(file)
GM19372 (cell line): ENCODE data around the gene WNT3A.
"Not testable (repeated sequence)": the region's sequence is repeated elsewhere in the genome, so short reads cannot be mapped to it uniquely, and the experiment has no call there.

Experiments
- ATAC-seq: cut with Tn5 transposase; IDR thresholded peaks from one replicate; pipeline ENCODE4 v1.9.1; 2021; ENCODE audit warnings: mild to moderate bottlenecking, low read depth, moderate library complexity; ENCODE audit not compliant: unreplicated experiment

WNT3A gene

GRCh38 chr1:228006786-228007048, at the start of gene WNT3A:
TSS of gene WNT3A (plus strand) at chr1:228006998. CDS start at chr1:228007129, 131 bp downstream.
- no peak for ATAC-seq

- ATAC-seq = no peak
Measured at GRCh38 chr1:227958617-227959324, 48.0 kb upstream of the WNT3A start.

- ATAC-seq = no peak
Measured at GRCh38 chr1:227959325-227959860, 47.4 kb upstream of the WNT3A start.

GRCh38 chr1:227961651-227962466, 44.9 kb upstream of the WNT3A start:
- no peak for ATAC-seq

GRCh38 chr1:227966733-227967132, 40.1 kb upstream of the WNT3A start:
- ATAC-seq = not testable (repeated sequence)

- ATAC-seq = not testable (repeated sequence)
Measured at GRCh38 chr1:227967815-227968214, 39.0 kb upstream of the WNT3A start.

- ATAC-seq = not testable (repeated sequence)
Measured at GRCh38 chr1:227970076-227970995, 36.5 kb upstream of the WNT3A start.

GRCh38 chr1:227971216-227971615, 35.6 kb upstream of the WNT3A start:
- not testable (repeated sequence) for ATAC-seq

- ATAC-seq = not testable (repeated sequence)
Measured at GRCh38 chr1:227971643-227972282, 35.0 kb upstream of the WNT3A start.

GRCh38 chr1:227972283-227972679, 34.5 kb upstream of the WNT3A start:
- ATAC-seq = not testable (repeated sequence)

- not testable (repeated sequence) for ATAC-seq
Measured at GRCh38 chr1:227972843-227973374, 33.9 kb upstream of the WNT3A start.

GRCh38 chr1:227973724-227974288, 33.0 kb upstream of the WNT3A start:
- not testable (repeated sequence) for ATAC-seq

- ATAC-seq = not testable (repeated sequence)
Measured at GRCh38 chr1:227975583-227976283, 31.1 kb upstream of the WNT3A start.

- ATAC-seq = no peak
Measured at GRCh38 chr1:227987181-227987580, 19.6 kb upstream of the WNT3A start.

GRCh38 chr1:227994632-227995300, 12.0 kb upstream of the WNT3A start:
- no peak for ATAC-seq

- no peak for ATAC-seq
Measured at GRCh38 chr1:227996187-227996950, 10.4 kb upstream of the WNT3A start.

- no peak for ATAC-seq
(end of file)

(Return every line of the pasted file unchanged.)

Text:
GM19372 (cell line): ENCODE data around the gene WNT3A.
"Not testable (repeated sequence)": the region's sequence is repeated elsewhere in the genome, so short reads cannot be mapped to it uniquely, and the experiment has no call there.

Experiments
- ATAC-seq: cut with Tn5 transposase; IDR thresholded peaks from one replicate; pipeline ENCODE4 v1.9.1; 2021; ENCODE audit warnings: mild to moderate bottlenecking, low read depth, moderate library complexity; ENCODE audit not compliant: unreplicated experiment

WNT3A gene

GRCh38 chr1:228006786-228007048, at the start of gene WNT3A:
TSS of gene WNT3A (plus strand) at chr1:228006998. CDS start at chr1:228007129, 131 bp downstream.
- no peak for ATAC-seq

- ATAC-seq = no peak
Measured at GRCh38 chr1:227958617-227959324, 48.0 kb upstream of the WNT3A start.

- ATAC-seq = no peak
Measured at GRCh38 chr1:227959325-227959860, 47.4 kb upstream of the WNT3A start.

GRCh38 chr1:227961651-227962466, 44.9 kb upstream of the WNT3A start:
- no peak for ATAC-seq

GRCh38 chr1:227966733-227967132, 40.1 kb upstream of the WNT3A start:
- ATAC-seq = not testable (repeated sequence)

- ATAC-seq = not testable (repeated sequence)
Measured at GRCh38 chr1:227967815-227968214, 39.0 kb upstream of the WNT3A start.

- ATAC-seq = not testable (repeated sequence)
Measured at GRCh38 chr1:227970076-227970995, 36.5 kb upstream of the WNT3A start.

GRCh38 chr1:227971216-227971615, 35.6 kb upstream of the WNT3A start:
- not testable (repeated sequence) for ATAC-seq

- ATAC-seq = not testable (repeated sequence)
Measured at GRCh38 chr1:227971643-227972282, 35.0 kb upstream of the WNT3A start.

GRCh38 chr1:227972283-227972679, 34.5 kb upstream of the WNT3A start:
- ATAC-seq = not testable (repeated sequence)

- not testable (repeated sequence) for ATAC-seq
Measured at GRCh38 chr1:227972843-227973374, 33.9 kb upstream of the WNT3A start.

GRCh38 chr1:227973724-227974288, 33.0 kb upstream of the WNT3A start:
- not testable (repeated sequence) for ATAC-seq

- ATAC-seq = not testable (repeated sequence)
Measured at GRCh38 chr1:227975583-227976283, 31.1 kb upstream of the WNT3A start.

- ATAC-seq = no peak
Measured at GRCh38 chr1:227987181-227987580, 19.6 kb upstream of the WNT3A start.

GRCh38 chr1:227994632-227995300, 12.0 kb upstream of the WNT3A start:
- no peak for ATAC-seq

- no peak for ATAC-seq
Measured at GRCh38 chr1:227996187-227996950, 10.4 kb upstream of the WNT3A start.

- no peak for ATAC-seq